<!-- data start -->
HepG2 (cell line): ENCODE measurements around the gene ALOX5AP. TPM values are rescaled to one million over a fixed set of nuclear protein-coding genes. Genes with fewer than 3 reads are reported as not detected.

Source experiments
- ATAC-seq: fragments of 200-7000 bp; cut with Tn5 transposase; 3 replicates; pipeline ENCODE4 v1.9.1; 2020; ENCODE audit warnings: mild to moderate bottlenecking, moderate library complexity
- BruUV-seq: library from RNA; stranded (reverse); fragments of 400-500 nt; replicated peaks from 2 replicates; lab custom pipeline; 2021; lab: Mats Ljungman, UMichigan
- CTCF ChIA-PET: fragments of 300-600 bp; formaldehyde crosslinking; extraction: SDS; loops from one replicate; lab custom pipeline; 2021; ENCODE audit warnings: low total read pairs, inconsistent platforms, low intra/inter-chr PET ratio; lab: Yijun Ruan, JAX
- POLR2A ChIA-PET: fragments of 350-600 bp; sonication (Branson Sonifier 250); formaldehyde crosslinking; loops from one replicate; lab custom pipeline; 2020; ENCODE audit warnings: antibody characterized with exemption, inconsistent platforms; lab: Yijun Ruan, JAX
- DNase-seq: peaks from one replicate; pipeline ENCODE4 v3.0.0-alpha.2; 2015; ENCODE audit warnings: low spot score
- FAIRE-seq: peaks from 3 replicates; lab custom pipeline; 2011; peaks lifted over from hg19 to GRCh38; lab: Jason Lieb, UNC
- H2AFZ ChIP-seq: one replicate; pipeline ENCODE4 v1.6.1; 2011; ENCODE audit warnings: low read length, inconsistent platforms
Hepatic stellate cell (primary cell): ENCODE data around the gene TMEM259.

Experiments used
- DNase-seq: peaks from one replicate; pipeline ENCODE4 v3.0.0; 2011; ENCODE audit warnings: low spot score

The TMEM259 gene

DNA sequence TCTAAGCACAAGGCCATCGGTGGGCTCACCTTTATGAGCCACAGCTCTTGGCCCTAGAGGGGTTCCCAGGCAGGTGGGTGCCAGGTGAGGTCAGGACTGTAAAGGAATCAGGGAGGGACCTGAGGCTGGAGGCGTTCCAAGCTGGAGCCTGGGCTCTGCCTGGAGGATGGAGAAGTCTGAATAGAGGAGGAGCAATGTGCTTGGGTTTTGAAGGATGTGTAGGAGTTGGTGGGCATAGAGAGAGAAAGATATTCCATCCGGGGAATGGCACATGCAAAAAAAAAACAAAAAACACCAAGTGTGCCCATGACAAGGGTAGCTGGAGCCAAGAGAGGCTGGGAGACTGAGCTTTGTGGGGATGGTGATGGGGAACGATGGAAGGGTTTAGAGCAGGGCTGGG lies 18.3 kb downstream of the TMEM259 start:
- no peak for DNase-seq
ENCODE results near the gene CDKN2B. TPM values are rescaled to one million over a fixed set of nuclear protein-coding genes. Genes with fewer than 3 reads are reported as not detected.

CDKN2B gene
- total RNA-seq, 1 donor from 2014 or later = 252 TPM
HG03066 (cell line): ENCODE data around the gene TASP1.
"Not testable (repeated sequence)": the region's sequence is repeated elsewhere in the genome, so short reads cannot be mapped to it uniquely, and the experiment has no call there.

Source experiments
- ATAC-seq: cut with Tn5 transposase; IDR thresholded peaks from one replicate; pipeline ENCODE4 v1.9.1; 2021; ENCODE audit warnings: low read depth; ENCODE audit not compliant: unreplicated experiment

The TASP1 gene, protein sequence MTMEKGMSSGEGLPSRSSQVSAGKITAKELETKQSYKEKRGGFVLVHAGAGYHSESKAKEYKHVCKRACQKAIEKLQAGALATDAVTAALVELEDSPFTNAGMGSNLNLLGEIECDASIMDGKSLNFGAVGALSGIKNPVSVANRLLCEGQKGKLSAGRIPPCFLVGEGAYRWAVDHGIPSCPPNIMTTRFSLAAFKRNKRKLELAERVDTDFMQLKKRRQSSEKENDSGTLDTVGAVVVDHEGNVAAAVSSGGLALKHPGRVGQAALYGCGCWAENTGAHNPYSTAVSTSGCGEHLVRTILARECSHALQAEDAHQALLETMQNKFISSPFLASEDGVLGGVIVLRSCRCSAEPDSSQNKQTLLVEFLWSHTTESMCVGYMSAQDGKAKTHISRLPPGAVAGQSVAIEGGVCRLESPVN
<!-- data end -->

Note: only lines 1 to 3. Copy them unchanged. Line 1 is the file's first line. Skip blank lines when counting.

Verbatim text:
HepG2 (cell line): ENCODE measurements around the gene ALOX5AP. TPM values are rescaled to one million over a fixed set of nuclear protein-coding genes. Genes with fewer than 3 reads are reported as not detected.

Source experiments
- ATAC-seq: fragments of 200-7000 bp; cut with Tn5 transposase; 3 replicates; pipeline ENCODE4 v1.9.1; 2020; ENCODE audit warnings: mild to moderate bottlenecking, moderate library complexity